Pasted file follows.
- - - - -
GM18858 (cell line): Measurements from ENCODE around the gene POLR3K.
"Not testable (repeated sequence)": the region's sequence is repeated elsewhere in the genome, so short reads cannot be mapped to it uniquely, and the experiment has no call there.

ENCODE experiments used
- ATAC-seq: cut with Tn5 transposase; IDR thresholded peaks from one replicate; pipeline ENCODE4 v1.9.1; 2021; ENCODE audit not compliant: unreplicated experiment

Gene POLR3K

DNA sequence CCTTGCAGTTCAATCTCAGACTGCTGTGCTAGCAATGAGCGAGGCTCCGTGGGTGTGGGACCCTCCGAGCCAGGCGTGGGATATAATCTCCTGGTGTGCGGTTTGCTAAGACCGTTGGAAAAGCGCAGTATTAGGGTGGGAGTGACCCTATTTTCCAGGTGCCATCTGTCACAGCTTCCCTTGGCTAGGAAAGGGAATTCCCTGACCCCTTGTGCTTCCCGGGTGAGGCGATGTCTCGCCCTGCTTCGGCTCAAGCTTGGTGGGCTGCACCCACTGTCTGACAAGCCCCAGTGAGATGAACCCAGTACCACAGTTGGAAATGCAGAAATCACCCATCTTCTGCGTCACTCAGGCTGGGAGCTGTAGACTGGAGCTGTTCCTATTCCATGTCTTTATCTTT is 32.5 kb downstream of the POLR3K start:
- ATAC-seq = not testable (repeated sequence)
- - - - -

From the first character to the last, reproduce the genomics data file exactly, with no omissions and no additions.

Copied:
GM18858 (cell line): Measurements from ENCODE around the gene POLR3K.
"Not testable (repeated sequence)": the region's sequence is repeated elsewhere in the genome, so short reads cannot be mapped to it uniquely, and the experiment has no call there.

ENCODE experiments used
- ATAC-seq: cut with Tn5 transposase; IDR thresholded peaks from one replicate; pipeline ENCODE4 v1.9.1; 2021; ENCODE audit not compliant: unreplicated experiment

Gene POLR3K

DNA sequence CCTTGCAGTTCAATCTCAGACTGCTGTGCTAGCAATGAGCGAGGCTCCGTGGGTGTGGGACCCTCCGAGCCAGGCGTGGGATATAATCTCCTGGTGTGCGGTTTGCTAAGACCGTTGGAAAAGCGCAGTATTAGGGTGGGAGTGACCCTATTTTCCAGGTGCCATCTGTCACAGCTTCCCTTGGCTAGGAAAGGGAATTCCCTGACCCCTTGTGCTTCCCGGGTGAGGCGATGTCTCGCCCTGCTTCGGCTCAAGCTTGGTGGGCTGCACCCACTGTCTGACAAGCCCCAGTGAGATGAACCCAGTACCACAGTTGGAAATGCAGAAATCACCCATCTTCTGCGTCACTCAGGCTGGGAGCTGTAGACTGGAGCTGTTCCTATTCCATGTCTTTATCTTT is 32.5 kb downstream of the POLR3K start:
- ATAC-seq = not testable (repeated sequence)